IMS, which has been around for years as a 3GPP standard in the cellular world, enables telcos to monetize their IP networks by giving them much-needed control over their bit pipes. It reinstates a model in which telcos can add legitimate value and charge for it.
While IMS promises telcos the capability to more quickly implement a wealth of new convergent services for individual customers, carriers will need to have best-of-breed BSS and OSS systems in place to gain all the benefits IMS promises.
'BSS and OSS are telcos' spinal cords that support whatever fancy plans they have or IMS services, so they need to be sure that their BSS and OSS systems can support IMS,' says Arindam Banerjee, senior analyst for telecom software strategies at Yankee Group. 'IMS has a lot of impact in how you rate or bill sessions, because it's pretty different than the way it was done previously.'
Specifically, real-time charging capability is becoming extreme important in the IMS environment, especially with the advent of 3G, mobile data and video contents.
This is particularly important for operators to increase revenues when dealing with third-party or unsolicited services. In many cases, third parties will be involved in providing both digital content and multimedia. Many commercial offers and promotions (such as a discount the subscriber can accept or reject) will be made in real-time, so the calculations must also be done in real-time, says Graham Cobb, director of IMS product marketing at Telcordia Technologies.
In other words, the IMS system must handle complex promotions, discounts and settlements with multiple parties across a wide variety of services and media.
The rating/billing systems must also enable the operator to offer creative pricing plans as a point of differentiation, as well as rapidly integrate new service delivery platforms so that operators can introduce new services, rate plans and promotions in days, minutes or even seconds, not months.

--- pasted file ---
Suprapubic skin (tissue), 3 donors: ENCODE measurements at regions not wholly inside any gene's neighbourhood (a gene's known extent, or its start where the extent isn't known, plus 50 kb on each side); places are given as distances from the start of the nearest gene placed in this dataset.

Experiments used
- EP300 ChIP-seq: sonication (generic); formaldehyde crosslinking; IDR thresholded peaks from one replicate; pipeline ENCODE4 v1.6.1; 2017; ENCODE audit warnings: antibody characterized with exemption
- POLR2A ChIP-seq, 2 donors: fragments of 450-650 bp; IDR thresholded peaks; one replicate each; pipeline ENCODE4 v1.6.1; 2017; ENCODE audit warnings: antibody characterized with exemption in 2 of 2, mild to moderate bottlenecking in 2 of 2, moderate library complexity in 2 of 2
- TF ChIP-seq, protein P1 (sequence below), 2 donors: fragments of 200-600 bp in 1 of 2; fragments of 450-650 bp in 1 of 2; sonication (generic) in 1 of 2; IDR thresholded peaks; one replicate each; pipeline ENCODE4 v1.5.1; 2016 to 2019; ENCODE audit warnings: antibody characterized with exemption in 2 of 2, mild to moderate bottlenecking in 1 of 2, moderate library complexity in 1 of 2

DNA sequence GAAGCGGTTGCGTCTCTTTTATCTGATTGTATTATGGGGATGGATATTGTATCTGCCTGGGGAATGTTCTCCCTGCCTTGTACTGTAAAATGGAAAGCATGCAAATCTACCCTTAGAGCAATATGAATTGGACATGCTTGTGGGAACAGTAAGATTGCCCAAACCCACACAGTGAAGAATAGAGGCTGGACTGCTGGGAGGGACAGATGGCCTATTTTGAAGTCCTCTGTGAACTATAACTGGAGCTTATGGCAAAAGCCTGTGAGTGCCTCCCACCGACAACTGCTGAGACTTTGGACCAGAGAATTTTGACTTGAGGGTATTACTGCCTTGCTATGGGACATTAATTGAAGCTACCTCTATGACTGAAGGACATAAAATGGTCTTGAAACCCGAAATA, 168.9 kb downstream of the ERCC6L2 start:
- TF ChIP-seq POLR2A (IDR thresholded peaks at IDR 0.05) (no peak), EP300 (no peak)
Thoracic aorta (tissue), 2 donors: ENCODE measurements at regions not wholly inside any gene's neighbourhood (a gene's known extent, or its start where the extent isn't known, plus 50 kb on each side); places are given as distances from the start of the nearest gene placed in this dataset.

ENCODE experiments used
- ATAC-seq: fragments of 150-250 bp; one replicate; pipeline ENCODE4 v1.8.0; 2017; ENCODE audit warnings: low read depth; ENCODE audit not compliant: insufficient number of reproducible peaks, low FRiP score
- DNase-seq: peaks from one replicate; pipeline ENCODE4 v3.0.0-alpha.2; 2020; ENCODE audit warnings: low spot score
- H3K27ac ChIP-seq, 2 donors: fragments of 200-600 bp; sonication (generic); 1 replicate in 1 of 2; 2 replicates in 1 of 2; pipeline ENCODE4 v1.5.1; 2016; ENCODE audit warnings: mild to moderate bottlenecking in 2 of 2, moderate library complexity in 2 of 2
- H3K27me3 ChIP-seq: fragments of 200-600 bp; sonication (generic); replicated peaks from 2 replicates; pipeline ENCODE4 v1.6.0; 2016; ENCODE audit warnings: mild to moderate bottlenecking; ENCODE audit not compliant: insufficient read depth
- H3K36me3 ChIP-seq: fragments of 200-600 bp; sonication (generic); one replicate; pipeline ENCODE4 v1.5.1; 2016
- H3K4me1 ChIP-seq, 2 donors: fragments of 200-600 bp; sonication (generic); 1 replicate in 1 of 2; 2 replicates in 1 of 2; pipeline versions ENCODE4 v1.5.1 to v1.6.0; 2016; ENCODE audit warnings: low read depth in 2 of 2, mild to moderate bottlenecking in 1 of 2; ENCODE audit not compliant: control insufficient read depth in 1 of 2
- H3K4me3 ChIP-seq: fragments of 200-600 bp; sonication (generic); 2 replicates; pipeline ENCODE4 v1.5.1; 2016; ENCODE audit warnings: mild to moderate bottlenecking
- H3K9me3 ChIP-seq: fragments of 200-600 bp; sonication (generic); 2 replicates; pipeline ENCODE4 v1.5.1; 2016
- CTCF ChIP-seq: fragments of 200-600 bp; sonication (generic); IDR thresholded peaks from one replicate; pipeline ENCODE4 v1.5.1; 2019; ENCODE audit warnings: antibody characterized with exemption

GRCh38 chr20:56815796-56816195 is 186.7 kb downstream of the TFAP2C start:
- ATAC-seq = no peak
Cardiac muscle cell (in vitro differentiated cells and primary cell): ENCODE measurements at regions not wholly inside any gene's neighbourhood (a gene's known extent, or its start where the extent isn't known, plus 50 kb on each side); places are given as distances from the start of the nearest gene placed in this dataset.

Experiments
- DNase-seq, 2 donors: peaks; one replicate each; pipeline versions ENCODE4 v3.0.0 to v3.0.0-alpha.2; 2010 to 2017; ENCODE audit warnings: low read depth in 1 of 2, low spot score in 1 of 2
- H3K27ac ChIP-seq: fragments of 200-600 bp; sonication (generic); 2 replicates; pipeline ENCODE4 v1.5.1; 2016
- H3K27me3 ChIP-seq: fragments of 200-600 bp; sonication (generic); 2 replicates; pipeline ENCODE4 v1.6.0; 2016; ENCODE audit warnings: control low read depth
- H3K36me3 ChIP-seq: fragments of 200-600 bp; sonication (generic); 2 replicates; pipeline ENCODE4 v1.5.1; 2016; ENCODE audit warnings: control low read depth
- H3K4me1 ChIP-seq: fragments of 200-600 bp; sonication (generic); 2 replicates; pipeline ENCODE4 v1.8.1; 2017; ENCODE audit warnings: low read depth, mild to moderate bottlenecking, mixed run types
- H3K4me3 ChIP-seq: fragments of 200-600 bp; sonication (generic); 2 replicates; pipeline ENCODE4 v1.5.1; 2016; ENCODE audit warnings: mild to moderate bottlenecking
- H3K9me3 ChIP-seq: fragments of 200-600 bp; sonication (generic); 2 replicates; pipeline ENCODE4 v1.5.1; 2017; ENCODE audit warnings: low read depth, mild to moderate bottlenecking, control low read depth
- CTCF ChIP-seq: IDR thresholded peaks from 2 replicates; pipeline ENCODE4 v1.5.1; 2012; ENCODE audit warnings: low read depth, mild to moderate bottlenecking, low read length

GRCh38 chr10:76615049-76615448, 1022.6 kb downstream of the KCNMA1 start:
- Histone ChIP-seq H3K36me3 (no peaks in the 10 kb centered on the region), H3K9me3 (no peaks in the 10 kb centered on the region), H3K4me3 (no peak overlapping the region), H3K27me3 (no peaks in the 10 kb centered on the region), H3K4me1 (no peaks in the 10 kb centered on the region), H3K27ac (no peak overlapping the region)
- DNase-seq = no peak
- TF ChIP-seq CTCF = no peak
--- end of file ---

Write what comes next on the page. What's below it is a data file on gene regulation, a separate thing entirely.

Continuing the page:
'IMS is all about services. The whole purpose of IMS is to enable innovative services and to allow operators to move away from competing on just voice-call pricing,' Cobb says. 'So, it is critical that the new services can be charged for in a flexible and cost-effective way.'
In addition to the billing side, IMS will also bring a set of new requirements to the OSS systems. Burt Sky, director of research, carrier operations and strategies at Gartner, says telcos need to consider how they converge IMS services at the back-office to the OSS side. Telcos, for instance, need to plan in advance the network and session management with a full set of rich features that allows the end-user to access, activate and experience the services in a timely and responsive manner with the level of quality expected.
This can be referred to as the service fulfillment portion where OSS vendors enable a complete suite of integrated functionality leveraging a single database with managed rules and processes, he says. 'This is very different than in today's point applications that address discrete areas such as inventory management and trouble ticketing.'
Recently announced partner relationships with Amdocs and Cramer, he adds, demonstrate the evolution of not just billing but the convergence of BSS and OSS as the critical next phase of the business and operational requirements.